Last weekend I was invited by my new friend and co-worker to go to the Hmong New Year's celebration at the Fresno County Fairgrounds. I am embarassed to admit that prior to moving here, I had never heard of the Hmong culture so I had a lot to learn! The Hmong are an Asian ethnic group from the mountainous regions of China, Vietnam, Laos and Thailand (thank you, Wikipedia). Apparently the Fresno area has the second largest concentration of Hmong people in the US, with Saint Paul MN being the largest.
Every year the Hmong people here in Fresno have a huge New Year's celebration at the fairgrounds. Below I will take you through my first experience at the event. I was lucky enough to go with someone who is Hmong, so she was able to explain everything to me, and translate when I needed it.
There were booths as far as the eye could see of people selling ethnic items such as medicines, costumes, jewelry, koi fish, herbs, fabric, fruit and vegetables, and musical instruments, just to name a few...
I think this is lip balm. They also sold virginity soap...hmmm.
You could buy some fish for your pond...
Or a beautiful new dress.
Tell me this isn't the coolest hat you've ever seen. These are the hats that are worn by the clan that my friend belongs to.
Beautiful, colorful fabric to brighten up a cloudy day.
Some herbs, each of which has a different healing property. I bought one of these because they say you can stick it in the ground and it will start growing again. We'll see if my (un)green thumb can handle it.
There are 18 different clans in the Hmong culture, and each clan wears a different costume, or dress, for special occasions. This was my favorite part of the whole celebration. All of them were so beautiful and colorful! Total eye candy...I couldn't decide which one I liked the best.
These guys were the winners of the Mr. Hmong contest.
The Ball Game
One of the most interesting traditions the Hmong people have is the ball game, which is their courting ritual. Basically boys and girls stand in lines facing each other and throw a ball back and forth, while chatting with their potential new love interest. There was a lot of that going on. Read more about the tradition here.
Looks like someone forgot to catch this one....
If I didn't have a tour guide, I wouldn't have had a clue on what to get for lunch. For some reason there were lots of stands selling corn dogs, meatballs on a stick and churros. I saw a ton of people walking around eating meatballs, so I thought they were the thing to try...so I did. Although they were quite tasty, I found out later that they were the most American dish there, so I wasn't being very daring. Luckily they were just a little snack so I was able to try again for my main meal.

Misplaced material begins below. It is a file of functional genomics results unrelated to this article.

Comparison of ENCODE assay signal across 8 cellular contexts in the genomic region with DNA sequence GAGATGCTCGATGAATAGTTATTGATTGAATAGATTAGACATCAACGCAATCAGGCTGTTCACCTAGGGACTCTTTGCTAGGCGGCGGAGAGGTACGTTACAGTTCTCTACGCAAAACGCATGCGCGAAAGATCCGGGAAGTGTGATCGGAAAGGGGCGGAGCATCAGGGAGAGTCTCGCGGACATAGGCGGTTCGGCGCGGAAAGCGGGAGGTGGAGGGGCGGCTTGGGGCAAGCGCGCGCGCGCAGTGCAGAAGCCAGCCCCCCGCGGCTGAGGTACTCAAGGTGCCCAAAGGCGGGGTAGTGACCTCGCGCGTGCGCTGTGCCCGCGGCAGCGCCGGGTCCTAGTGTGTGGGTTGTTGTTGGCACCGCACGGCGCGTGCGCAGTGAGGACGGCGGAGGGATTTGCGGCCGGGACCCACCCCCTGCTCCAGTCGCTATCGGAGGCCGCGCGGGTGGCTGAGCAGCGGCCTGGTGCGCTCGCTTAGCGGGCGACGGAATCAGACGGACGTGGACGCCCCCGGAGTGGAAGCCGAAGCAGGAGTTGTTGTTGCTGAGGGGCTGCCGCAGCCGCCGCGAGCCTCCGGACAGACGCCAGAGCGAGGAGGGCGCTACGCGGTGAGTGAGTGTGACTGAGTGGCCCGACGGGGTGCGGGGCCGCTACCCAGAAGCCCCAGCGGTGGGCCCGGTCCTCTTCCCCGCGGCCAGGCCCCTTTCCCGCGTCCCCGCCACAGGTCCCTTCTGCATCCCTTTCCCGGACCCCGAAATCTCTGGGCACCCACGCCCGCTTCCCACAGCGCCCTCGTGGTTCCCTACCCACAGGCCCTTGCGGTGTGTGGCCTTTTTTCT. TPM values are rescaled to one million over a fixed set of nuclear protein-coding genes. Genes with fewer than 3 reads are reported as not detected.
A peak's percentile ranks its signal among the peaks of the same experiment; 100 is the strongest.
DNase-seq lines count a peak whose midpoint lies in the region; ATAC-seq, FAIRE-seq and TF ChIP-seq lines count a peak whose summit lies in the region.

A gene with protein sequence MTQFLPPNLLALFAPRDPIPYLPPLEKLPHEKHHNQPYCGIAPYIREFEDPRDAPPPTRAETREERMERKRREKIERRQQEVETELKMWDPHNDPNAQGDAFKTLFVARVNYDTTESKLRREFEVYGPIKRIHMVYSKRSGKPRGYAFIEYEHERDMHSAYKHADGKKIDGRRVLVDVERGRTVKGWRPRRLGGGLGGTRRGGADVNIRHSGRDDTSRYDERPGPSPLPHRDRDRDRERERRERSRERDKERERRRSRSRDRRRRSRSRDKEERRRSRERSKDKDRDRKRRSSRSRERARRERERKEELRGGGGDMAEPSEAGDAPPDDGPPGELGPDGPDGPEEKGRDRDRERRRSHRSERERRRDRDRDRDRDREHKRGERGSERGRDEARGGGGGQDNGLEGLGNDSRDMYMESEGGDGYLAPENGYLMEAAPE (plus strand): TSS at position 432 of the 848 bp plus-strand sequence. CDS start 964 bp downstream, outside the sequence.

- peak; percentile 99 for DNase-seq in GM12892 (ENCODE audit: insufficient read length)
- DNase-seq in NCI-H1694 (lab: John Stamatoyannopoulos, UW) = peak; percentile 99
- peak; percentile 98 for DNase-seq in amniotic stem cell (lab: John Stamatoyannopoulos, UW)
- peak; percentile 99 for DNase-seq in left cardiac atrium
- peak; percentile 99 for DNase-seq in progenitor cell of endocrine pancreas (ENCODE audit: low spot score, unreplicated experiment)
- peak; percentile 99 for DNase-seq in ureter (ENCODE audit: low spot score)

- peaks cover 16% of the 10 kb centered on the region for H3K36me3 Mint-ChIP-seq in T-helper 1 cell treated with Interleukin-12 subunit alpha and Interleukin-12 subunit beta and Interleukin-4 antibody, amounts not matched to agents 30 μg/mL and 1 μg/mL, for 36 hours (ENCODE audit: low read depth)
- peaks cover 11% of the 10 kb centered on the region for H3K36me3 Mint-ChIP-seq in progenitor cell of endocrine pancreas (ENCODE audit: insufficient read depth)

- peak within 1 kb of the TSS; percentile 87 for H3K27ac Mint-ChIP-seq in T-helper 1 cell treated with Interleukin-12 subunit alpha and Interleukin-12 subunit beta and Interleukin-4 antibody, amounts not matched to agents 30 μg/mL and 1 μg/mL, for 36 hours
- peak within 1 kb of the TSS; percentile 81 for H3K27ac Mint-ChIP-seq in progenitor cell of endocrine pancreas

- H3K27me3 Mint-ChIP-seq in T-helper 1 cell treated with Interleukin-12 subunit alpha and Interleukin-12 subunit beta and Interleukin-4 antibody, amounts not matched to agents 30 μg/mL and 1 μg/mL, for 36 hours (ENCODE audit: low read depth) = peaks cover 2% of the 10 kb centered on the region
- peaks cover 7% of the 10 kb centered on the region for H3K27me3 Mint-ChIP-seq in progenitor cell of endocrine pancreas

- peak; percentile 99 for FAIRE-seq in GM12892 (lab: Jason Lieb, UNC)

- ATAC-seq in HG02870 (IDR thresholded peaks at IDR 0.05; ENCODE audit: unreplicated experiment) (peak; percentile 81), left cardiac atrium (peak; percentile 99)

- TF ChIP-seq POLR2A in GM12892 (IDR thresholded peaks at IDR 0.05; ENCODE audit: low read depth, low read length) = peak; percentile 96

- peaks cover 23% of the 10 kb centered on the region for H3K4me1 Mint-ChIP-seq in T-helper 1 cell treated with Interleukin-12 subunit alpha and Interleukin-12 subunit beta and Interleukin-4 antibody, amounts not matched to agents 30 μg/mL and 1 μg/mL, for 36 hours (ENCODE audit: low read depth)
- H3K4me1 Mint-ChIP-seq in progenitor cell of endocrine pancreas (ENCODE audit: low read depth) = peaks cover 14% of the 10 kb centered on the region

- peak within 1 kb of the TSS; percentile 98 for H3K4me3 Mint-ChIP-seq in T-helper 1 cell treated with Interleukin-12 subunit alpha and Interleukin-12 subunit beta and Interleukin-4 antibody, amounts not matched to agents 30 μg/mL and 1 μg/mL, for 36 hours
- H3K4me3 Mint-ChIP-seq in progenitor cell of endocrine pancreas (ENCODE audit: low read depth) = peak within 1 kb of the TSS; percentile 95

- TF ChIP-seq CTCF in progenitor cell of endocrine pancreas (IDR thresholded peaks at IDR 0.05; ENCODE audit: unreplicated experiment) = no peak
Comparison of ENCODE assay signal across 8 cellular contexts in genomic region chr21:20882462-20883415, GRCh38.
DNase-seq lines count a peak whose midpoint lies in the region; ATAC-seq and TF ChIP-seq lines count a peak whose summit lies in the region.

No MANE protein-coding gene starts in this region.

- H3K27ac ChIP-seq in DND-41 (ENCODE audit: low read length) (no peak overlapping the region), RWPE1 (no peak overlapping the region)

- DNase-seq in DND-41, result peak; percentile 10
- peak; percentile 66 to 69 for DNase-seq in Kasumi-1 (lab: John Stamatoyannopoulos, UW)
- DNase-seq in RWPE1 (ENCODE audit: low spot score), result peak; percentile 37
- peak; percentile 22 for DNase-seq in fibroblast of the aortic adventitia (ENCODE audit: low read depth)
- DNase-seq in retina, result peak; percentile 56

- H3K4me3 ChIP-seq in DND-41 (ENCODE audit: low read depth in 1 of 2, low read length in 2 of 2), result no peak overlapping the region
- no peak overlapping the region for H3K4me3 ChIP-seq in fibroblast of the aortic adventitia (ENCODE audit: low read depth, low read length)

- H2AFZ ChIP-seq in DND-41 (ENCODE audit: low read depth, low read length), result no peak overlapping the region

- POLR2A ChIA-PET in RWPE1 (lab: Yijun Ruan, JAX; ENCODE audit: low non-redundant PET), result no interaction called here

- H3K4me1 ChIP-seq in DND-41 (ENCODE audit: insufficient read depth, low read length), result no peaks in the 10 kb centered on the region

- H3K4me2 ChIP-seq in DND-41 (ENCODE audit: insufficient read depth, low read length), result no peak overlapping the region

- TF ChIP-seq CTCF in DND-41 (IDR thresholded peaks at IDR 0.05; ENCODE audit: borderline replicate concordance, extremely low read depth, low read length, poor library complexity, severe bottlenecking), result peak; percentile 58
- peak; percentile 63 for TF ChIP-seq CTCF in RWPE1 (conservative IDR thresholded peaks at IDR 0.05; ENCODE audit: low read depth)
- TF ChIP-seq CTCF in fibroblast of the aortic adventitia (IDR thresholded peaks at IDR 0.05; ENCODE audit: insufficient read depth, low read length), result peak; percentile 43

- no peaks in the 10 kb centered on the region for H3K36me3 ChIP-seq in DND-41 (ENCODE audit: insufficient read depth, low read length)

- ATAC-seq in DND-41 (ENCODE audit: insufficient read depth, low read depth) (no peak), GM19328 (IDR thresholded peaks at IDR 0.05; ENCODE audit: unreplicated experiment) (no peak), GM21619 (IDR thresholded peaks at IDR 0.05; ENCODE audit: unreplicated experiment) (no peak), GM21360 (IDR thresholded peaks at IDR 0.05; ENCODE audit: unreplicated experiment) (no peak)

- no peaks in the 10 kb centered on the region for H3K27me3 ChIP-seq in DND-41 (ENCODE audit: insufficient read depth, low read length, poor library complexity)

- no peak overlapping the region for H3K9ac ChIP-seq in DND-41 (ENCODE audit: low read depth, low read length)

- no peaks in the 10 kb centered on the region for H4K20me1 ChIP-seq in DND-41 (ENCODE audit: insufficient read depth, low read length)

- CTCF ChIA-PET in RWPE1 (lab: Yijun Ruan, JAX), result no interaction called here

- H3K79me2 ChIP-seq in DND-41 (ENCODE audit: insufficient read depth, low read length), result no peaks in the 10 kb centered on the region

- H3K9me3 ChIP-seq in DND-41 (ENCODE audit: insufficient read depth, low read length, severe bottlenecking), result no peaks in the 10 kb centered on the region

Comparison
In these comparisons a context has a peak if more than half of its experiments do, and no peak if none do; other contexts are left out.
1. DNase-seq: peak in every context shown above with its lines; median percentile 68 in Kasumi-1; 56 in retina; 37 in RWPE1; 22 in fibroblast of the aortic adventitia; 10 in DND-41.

The most popular Hmong food apparently is barbecued meats and purple sticky rice. We tried two kinds of sausage, chicken and pork, all of which were delicious. The purple rice was good too, and it was so sticky that you could pick up a chunk of it and eat it with your hands. Actually, that's what you were supposed to do. The rice starts off mostly white with a few darker grains mixed in, and when it cooks in the water the darker grains give off a purple color which dyes the white rice.
Here is a variety of fried foods, including fried bananas which we had for dessert. I'm not 100% sure, but I think the banana is marinated in something, then dipped in a sweet batter that contains sesame seeds. It was really good!
Also very popular are brightly colored drinks containing strands and balls of tapioca. They were everywhere! I had one with dinner and liked it...although I have never had a chewy drink before. They serve it with a really wide straw so the tapioca can get through it.
The last thing I tried (that I don't have a picture of) is papaya salad, which is also really popular. Essentially it is shredded papaya with fish sauce and peanuts. It was the strangest tasting food I've ever eaten. Apparently it's an aquired taste. It was cold, spicy, sweet, sour, fishy, salty...I never had so many tastes going on at once. I could only handle one small mouthful, but people who have aquired the taste really love it.
I managed to get a few candid shots of random people that I like....thought I'd post those too!
This is my favorite. The looks on these kids' faces are priceless.
Wish I knew what she was thinking...
Last but not least, a very famous Hmong actress had a booth there and was autographing copies of her most recent movie and letting fans take pictures with her. Below is my friend alongside of Nou Lee...
All in all it was a very fun day. I got to learn first hand about a culture I knew nothing about. I tried new foods, bought some herbs, shopped for ugly fruits (darn I just realized they are actually called Ugli fruits but I like calling them ugly waaay better. Although they are really kind of pretty. Like a limon, what 7up used to claim to make their sodas from), and saw tons of colorful clothing and decor.
Thanks again to my friend Malyna for introducing me to it all!